The far reaching reforms being ushered in by the Modi government is giving confidence to foreign investors to pour in billions of dollars of foreign exchange into India.
Amid the gloom of India’s projected GDP contraction of 7.5-8.0 per cent, comes some very good news. The country is now a net creditor globally. This means it has more foreign exchange reserves than foreign debts.
As of February 6, India’s foreign exchange reserves stood at $590 billion, an all-time high. Its foreign debt, on the other hand, was $554 billion. The credit side is, thus, heavier by $36 billion over the debit side.
This is good news and reflects well on the management of the Indian economy and its macro-environment by the Modi government and the Reserve Bank of India (RBI).
A legitimate question arises: Why are foreign exchange reserves rising at a time when the economy, though recovering from its deepest ever slump in the first quarter of the current fiscal, is still facing stress?
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There are two reasons for this – one intrinsic to the Indian economy and one largely extraneous to it, but both are inexorably linked to each other.
The intrinsic reason is that the post-Covid global order is changing. And, as Indian Prime Minister Narendra Modi has pointed out, India will play an increasingly larger and more decisive role in shaping the contours of the new world economic and geopolitical order.
And, as the only billion-plus population market that is open for business, it is a natural magnet for global investors, who have the foresight to look beyond the immediate numbers to a future where the Indian market will be one of the world’s most lucrative and competitive, especially in the light of the far reaching reforms being ushered in by the Modi government.
That is why, record amounts of foreign direct investments (FDI) and foreign portfolio investments (FPI) are pouring into the country. FDI inflows during 2020 calendar year rose 13 per cent to $57 billion, according to a report by UNCTAD.
Net inflows from FPIs in calendar year 2021 (up to February 8) is $3.904 billion, data on the NSDL website shows. This includes net inflows of $4.331 billion into equities and net outflows of $426 million in debt and hybrid instruments.A part of these inflows are a result of the US and several western countries opening the floodgates of cheap money to shore up their Covid-hit economies. A significant portion of this global liquidity is finding its way into emerging markets, including India.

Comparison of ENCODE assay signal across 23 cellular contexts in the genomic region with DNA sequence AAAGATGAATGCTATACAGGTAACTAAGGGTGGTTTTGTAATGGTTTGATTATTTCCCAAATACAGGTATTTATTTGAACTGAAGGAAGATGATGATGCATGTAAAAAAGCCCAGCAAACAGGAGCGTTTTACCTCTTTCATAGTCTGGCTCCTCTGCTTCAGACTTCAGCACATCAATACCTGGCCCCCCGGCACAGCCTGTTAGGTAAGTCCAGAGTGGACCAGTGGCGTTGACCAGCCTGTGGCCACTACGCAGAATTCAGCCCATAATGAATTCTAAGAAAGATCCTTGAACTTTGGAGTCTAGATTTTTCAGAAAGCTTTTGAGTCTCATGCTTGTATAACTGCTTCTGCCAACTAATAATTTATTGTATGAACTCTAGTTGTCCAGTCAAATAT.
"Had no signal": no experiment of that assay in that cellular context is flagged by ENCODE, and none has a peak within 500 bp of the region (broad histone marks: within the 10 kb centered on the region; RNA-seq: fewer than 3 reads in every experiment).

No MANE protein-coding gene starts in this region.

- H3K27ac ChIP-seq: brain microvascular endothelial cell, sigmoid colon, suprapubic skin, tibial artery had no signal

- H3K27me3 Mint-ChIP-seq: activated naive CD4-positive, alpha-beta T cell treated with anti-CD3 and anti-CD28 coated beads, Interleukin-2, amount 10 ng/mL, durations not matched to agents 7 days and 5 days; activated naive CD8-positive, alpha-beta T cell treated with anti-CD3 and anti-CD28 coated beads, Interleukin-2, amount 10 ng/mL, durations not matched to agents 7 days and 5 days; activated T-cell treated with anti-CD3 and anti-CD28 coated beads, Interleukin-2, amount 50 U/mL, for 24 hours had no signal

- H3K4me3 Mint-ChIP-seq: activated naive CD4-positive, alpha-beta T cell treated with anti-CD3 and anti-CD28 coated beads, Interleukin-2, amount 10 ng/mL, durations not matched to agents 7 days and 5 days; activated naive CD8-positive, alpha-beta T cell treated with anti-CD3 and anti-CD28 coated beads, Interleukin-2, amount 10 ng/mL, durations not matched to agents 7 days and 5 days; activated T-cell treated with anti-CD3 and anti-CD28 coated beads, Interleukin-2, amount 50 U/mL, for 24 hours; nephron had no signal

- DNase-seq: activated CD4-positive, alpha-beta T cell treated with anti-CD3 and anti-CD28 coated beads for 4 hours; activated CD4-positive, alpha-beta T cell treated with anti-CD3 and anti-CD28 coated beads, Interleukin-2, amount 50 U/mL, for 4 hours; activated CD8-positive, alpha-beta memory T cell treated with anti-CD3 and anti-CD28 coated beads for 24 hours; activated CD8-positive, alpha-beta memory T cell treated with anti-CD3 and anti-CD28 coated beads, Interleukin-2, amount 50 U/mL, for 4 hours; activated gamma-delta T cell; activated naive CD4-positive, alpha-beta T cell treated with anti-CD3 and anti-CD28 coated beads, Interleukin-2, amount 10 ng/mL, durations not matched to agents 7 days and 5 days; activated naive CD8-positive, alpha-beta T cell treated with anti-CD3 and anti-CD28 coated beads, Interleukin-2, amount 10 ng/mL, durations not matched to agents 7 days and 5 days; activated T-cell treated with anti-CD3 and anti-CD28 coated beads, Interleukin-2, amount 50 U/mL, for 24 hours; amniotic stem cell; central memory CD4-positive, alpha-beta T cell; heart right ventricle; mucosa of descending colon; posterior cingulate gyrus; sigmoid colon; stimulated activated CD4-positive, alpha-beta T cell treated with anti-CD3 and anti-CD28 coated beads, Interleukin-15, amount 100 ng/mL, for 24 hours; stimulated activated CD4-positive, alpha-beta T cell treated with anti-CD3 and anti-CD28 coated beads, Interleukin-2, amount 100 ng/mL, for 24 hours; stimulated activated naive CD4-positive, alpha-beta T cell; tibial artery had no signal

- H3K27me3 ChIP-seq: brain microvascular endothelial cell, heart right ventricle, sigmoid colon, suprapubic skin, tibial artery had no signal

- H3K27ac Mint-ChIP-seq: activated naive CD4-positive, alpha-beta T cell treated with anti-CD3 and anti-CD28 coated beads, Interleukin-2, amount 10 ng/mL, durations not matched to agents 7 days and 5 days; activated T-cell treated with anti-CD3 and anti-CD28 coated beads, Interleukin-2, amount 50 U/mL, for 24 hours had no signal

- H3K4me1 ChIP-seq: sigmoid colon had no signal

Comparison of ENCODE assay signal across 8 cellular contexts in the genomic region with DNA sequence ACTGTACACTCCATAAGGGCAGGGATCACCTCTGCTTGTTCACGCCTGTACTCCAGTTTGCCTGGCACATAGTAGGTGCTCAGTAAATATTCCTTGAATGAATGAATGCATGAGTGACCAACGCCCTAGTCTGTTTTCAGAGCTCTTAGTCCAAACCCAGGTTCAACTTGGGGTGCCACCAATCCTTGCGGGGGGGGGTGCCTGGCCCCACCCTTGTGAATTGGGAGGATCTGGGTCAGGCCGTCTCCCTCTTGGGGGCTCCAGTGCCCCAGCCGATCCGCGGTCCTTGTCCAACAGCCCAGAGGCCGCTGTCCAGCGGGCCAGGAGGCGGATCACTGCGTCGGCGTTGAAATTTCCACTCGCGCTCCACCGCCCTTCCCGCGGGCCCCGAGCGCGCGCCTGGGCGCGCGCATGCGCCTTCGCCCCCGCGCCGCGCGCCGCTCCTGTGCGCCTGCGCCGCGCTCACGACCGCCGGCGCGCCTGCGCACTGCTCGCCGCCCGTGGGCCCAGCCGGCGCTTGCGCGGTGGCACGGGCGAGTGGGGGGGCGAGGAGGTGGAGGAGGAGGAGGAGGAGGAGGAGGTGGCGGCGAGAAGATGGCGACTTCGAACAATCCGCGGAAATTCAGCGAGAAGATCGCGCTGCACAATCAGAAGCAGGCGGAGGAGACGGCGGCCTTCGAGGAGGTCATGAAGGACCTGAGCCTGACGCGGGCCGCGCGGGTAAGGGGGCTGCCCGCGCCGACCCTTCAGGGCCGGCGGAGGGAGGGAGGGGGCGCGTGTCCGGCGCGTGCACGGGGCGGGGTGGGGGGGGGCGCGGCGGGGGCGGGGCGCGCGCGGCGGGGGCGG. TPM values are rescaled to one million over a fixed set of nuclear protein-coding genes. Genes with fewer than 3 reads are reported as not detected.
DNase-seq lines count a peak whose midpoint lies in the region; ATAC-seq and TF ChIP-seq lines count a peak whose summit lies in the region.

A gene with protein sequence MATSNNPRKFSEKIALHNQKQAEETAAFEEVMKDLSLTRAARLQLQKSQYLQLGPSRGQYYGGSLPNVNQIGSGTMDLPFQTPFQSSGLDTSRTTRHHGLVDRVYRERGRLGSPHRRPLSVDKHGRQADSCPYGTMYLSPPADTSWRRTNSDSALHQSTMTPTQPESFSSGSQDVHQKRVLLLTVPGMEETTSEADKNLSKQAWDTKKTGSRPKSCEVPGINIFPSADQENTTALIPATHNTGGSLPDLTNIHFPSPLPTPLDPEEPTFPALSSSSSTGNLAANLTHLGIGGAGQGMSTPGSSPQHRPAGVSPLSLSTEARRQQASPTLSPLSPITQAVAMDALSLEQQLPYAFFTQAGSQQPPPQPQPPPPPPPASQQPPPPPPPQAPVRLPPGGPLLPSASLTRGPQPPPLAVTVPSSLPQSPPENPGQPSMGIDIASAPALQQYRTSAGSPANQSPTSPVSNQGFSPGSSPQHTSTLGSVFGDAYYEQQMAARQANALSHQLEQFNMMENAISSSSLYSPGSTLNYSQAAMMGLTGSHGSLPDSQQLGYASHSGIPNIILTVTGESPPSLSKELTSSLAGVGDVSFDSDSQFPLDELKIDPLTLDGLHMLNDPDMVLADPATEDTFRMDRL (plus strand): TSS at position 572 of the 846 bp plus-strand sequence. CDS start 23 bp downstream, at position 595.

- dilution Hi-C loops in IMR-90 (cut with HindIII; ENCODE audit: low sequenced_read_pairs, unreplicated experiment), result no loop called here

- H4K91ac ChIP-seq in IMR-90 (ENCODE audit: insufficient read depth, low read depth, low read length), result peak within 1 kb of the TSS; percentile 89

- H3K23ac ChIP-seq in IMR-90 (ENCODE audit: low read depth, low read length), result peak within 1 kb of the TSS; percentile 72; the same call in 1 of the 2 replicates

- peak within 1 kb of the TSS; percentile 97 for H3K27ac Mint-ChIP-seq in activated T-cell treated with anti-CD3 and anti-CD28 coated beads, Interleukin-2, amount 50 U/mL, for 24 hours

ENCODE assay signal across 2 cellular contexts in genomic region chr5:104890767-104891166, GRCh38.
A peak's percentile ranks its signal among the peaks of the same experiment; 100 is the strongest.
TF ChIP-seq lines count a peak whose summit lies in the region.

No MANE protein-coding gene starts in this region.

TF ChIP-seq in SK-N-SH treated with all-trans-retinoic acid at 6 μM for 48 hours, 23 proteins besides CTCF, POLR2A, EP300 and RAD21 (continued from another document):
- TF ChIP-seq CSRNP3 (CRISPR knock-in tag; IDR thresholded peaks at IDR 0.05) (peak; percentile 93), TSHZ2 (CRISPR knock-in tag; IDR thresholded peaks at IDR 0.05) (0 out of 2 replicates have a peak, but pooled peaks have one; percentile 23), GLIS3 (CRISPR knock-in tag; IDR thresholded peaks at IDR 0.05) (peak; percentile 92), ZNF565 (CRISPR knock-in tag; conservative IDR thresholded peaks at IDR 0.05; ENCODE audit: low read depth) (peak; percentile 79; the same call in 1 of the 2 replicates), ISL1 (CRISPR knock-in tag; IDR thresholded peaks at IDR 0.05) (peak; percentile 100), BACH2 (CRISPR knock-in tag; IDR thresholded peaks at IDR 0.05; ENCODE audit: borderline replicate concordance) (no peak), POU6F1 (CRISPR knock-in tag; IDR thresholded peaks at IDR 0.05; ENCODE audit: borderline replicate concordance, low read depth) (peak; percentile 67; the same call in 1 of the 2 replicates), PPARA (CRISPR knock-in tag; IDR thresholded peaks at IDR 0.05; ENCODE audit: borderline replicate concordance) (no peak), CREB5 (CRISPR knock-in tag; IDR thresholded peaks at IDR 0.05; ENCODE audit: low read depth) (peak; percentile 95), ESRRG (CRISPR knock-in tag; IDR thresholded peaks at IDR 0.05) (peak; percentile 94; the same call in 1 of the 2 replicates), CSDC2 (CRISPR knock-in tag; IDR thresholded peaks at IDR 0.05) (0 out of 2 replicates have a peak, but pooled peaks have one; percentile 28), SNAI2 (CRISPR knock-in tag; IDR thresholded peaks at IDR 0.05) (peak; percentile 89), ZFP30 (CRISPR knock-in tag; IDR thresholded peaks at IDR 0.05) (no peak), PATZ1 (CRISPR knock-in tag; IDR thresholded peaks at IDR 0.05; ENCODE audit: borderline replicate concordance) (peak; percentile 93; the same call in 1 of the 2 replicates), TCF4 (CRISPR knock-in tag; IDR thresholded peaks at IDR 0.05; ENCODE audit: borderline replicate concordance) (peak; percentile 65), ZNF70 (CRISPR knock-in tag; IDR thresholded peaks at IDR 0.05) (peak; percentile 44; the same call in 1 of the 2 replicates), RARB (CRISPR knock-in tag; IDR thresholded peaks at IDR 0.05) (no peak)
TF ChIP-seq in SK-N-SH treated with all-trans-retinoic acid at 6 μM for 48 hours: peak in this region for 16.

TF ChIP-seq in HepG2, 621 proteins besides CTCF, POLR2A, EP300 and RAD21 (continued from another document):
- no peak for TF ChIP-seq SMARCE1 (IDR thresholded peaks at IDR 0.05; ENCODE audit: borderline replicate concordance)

The rising forex kitty will provide comfort to the government, the RBI as well as foreign and domestic investors that the Indian economy is well placed to absorb any internal or external shock at a time of great global uncertainty as these funds can cover the country’s import bill for a year.
India’s overflowing foreign exchange kitty is also leading to a strengthening of the rupee against the dollar. Though this will make imports more expensive, it will also give confidence to investors that the country can meet all its external obligations as its domestic currency is backed by external assets like US T-bills, bonds of other central banks, gold reserves and Special Drawing Rights (SDR) of the International Monetary Fund (IMF).
The Modi government and the RBI, thus, deserve kudos for their management of the Indian economy in very uncertain times for the world economy.
If there’s one area that could, perhaps, do with a review, it is the fact that this huge sum of money earns very little by way of returns – of less than 1 per cent per annum.
There is a school of thought that advocates spending a part of these reserves for building infrastructure in the country. The RBI has, in the past, dismissed this option out of hand.
At a time when the Modi government is redoubling its efforts to build world class infrastructure in India, there may be some merit in taking another look at this proposal.